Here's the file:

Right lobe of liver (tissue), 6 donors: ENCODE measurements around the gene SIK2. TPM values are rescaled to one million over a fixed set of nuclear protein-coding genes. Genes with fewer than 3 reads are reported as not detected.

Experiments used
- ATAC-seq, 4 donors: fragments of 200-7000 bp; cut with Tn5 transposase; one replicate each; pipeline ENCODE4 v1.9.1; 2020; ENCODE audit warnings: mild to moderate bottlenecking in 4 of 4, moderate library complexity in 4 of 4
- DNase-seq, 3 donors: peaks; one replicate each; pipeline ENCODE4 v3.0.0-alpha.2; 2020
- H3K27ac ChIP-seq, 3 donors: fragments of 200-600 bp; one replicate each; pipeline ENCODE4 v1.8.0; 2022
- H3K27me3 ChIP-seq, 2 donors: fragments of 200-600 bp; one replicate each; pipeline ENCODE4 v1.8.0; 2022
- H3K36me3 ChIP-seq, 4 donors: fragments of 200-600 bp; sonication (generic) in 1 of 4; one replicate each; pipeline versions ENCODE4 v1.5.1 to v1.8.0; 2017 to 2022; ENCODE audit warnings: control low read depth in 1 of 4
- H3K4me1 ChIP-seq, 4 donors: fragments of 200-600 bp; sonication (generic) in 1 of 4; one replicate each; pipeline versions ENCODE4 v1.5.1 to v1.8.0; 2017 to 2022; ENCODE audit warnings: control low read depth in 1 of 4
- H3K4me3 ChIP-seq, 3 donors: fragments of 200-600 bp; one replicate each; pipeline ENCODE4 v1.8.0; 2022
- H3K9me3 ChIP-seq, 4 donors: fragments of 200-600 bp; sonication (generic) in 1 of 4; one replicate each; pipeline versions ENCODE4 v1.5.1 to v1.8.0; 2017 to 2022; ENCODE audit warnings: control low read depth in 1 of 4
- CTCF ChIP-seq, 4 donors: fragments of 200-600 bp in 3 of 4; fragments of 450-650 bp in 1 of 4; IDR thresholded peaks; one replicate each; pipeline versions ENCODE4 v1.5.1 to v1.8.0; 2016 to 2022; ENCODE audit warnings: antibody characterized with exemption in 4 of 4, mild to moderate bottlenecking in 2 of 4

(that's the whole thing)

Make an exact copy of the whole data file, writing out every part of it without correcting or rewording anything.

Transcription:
Right lobe of liver (tissue), 6 donors: ENCODE measurements around the gene SIK2. TPM values are rescaled to one million over a fixed set of nuclear protein-coding genes. Genes with fewer than 3 reads are reported as not detected.

Experiments used
- ATAC-seq, 4 donors: fragments of 200-7000 bp; cut with Tn5 transposase; one replicate each; pipeline ENCODE4 v1.9.1; 2020; ENCODE audit warnings: mild to moderate bottlenecking in 4 of 4, moderate library complexity in 4 of 4
- DNase-seq, 3 donors: peaks; one replicate each; pipeline ENCODE4 v3.0.0-alpha.2; 2020
- H3K27ac ChIP-seq, 3 donors: fragments of 200-600 bp; one replicate each; pipeline ENCODE4 v1.8.0; 2022
- H3K27me3 ChIP-seq, 2 donors: fragments of 200-600 bp; one replicate each; pipeline ENCODE4 v1.8.0; 2022
- H3K36me3 ChIP-seq, 4 donors: fragments of 200-600 bp; sonication (generic) in 1 of 4; one replicate each; pipeline versions ENCODE4 v1.5.1 to v1.8.0; 2017 to 2022; ENCODE audit warnings: control low read depth in 1 of 4
- H3K4me1 ChIP-seq, 4 donors: fragments of 200-600 bp; sonication (generic) in 1 of 4; one replicate each; pipeline versions ENCODE4 v1.5.1 to v1.8.0; 2017 to 2022; ENCODE audit warnings: control low read depth in 1 of 4
- H3K4me3 ChIP-seq, 3 donors: fragments of 200-600 bp; one replicate each; pipeline ENCODE4 v1.8.0; 2022
- H3K9me3 ChIP-seq, 4 donors: fragments of 200-600 bp; sonication (generic) in 1 of 4; one replicate each; pipeline versions ENCODE4 v1.5.1 to v1.8.0; 2017 to 2022; ENCODE audit warnings: control low read depth in 1 of 4
- CTCF ChIP-seq, 4 donors: fragments of 200-600 bp in 3 of 4; fragments of 450-650 bp in 1 of 4; IDR thresholded peaks; one replicate each; pipeline versions ENCODE4 v1.5.1 to v1.8.0; 2016 to 2022; ENCODE audit warnings: antibody characterized with exemption in 4 of 4, mild to moderate bottlenecking in 2 of 4